The sacraments are for the living (sacramenta sunt propter hominem) and therefore cannot be administered to the dead. They were given to the Church by Jesus to confer grace at the different stages of life.
Baptism, Eucharist, and Confirmation are collectively the sacraments of initiation of new beginning. Eucharist is encouraged to be taken throughout life as food for the soul. Just as you need physical food to grow and be strong and healthy, the soul needs the body, blood, soul, and divinity of Jesus to remain spiritually healthy.
The sacraments of healing, Penance, and Anointing of the Sick (collectively, the sacraments of mercy) are also important during the various stages of life. When the soul is sick through sin, reception of the sacrament of Penance is administered to heal it. When the body is infirm, it receives the sacrament of the Anointing to pray for both spiritual and bodily healing.
The sacraments of vocations are Holy Orders and marriage. They go hand in hand. Married couples support priests by the way they witness to Christ in the world through their vows. Priests dispense the mysteries of God through the sacraments to help married couples become holy and bring forth children and to educate them in the Catholic faith.
None of the sacraments can be given to a person who is deceased. But what constitutes death? Is it when the heart stops? When there is no more brainwave activity? Saint Thomas Aquinas, the great thirteenth-century theologian, argued that one can be reasonably certain that the soul remains in the body while the body is still warm.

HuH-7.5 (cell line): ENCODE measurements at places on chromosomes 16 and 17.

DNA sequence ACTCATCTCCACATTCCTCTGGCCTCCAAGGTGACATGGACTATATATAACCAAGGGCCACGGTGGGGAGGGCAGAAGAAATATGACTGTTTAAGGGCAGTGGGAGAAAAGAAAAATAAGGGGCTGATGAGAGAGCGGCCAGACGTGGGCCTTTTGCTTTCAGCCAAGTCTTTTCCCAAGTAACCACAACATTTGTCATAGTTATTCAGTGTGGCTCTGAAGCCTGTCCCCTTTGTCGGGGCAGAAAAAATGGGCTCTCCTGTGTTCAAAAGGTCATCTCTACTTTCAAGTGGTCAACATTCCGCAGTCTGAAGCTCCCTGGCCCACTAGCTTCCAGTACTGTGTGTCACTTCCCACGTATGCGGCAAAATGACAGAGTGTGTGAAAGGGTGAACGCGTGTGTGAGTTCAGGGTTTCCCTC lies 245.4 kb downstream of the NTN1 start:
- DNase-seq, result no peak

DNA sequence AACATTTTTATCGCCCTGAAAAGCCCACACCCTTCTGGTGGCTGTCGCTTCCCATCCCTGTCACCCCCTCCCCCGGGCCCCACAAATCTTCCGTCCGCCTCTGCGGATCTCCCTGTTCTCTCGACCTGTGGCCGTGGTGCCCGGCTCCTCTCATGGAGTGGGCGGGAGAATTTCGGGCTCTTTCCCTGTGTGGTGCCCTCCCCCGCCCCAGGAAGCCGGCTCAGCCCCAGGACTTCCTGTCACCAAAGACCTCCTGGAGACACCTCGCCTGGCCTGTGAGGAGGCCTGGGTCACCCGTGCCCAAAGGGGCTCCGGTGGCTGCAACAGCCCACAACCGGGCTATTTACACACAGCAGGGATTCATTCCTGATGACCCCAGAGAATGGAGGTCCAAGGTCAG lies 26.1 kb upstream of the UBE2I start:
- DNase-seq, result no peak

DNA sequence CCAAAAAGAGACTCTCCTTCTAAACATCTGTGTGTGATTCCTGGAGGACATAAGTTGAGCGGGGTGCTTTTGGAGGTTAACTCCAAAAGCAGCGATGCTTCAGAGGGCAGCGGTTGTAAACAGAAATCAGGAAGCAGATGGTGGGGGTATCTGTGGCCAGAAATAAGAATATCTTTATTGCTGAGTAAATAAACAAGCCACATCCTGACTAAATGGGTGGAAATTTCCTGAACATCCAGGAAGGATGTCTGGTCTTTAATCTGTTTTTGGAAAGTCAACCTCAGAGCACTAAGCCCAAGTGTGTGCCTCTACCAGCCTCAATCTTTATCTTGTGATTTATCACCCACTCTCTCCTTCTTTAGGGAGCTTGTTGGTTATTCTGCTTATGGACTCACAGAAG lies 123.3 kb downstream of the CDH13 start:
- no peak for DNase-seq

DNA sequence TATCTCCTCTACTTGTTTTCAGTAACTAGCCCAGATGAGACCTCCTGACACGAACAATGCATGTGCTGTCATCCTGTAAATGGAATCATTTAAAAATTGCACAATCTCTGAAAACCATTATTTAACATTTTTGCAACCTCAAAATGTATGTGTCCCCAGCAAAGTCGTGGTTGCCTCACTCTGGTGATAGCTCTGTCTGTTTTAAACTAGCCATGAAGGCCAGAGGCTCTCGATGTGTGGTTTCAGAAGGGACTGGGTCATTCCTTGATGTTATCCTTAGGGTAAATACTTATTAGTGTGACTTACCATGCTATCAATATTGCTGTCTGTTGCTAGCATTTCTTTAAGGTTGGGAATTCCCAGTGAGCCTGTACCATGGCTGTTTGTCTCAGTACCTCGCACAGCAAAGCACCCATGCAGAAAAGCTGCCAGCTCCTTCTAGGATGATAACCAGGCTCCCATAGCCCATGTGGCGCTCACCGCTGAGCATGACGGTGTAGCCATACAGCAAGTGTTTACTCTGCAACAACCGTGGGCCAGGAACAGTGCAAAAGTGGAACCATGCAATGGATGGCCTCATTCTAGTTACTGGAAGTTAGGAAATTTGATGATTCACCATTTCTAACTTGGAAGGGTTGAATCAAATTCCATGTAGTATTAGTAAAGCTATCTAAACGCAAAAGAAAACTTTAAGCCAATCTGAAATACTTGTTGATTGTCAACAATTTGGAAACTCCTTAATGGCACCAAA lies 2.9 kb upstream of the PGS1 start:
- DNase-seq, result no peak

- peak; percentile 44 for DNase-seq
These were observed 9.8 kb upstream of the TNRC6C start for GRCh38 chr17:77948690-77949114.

It is Catholic teaching that death is the separation of the soul from the body. Signs that the soul has left the body are rigor mortis (stiffening of the joints) and putrefaction (the decaying of flesh). As long as rigor mortis has not set in, the body is still warm, and there is no odor of decay, then the sacrament of Penance and Anointing of the Sick can be administered conditionally with the words, “If you are alive, I conditionally absolve you of your sins….”
On the other hand, if the body is cold to the touch, then in the anointing ritual there are special prayers for the dead that are read aloud, which are comforting to those who are still alive and around the deceased. But once death has taken place, the corpse can only be blessed and prepared for Christian burial; sacraments, like Anointing, can only be given while the soul is in the body, that is, while the person is still alive. Absolution or forgiveness of sin can only take place while there is still life in the body. At the moment of death, particular judgment takes place and the soul goes directly to heaven, hell, or purgatory.
Since the sacraments are for the living, no one should ever wait to call a priest until death is imminent or has already come. Rather, the priest should be informed during the person’s illness so that the sacraments can be administered and he can be spiritually prepared to meet his Lord when he is called home in death.
How much more comforting, to the sick person who has experienced the Lord throughout the illness, to be called by Him at the end. Death is not so frightening.